Hourly retail jobs often have low pay, little opportunity for advancement and few if any benefits, and stocking shelves isn’t a personally fulfilling job for many people, he said. But if a manager knows this and considers how they can make the workplace a better place for employees, they may see better engagement and therefore better retention

Also read: Knock out the practice of buddy punching for good

Fostering employee engagement in retail workforce management 

Employees are more engaged when they can take ownership of their work, Teachout said. Managers can help here by allowing employees to do tasks that use their strengths. For example, an organized employee may excel in tasks like restocking shelves, and an extroverted employee may excel working at the customer service desk. 

Similarly, hourly workers are more engaged when they feel supported by their coworkers and feel a sense of teamwork. From the moment a manager onboards a new hire, they should introduce and emphasize the concept that “you’re part of a team,” Teachout said. They can explain tardiness or absenteeism policies not in a way that focuses on business impact but in a way that focuses on the impact it has on coworkers. 

He also said that managers can help employee engagement by building individual connections with employees. This doesn’t mean they have to form a friendship, but they should know each employee’s goals, priorities and strengths. This could be a part of a formal, scheduled review, but even more important is the casual conversations, Teachout said. Questions could be as simple as “How’s school going?” 

Create consistent schedules 

Inconsistent schedules are one of the major complaints of retail workers, and more stability in this area helps people balance the rest of their life and responsibilities while still getting enough hours, Teachout said. One of the main reasons recent predictive scheduling laws were passed was to reduce the impact of last-minute scheduling changes, he added.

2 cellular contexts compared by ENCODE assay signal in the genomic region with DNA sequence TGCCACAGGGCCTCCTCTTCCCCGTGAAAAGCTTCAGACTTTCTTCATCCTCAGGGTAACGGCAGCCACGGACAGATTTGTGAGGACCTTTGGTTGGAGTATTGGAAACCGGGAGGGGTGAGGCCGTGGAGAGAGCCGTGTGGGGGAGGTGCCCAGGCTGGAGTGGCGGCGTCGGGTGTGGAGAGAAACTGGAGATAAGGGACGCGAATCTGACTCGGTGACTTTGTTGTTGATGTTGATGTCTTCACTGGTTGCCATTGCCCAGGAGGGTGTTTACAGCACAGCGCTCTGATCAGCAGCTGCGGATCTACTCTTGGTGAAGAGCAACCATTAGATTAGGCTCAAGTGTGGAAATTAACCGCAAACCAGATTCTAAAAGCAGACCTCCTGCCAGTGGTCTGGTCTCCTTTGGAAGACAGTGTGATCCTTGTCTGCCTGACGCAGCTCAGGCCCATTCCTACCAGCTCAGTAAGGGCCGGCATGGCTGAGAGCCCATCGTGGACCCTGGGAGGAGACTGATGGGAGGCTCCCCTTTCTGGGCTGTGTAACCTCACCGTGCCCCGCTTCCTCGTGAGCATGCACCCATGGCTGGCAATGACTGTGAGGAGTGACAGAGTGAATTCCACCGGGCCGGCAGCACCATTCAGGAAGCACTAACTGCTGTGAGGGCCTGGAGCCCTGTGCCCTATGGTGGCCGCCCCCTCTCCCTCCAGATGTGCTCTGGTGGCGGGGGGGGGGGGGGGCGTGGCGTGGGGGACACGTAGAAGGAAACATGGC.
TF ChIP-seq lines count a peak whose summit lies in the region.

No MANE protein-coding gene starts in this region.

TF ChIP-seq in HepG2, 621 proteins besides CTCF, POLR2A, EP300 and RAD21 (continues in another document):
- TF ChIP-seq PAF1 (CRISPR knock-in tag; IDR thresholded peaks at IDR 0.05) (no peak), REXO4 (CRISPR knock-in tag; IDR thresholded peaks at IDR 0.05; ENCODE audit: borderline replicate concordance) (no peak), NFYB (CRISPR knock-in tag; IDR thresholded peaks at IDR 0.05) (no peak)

Managers should make sure they’re being fair while scheduling their retail employees, he said. Make sure everyone has the same opportunities to work the best shifts and the same obligations to work the less desirable shifts or do the less desirable tasks. This ultimately comes down to respect, Teachout said. Employees will feel more respected if they’re treated the same as their coworkers. 

Also read: Make managers more successful with the tools to retain and engage their employees

While retail workforce management practices like this may not stop or slow all turnover, they can help create meaningful business outcomes. 

“Even keeping someone working another two or three months longer than they would have typically, and at that point they’re already trained, that’s all gravy,” Teachout said. “Even making a small improvement in your turnover rate will provide a bottom line benefit.”

Andie Burjek is an associate editor at Workforce.com.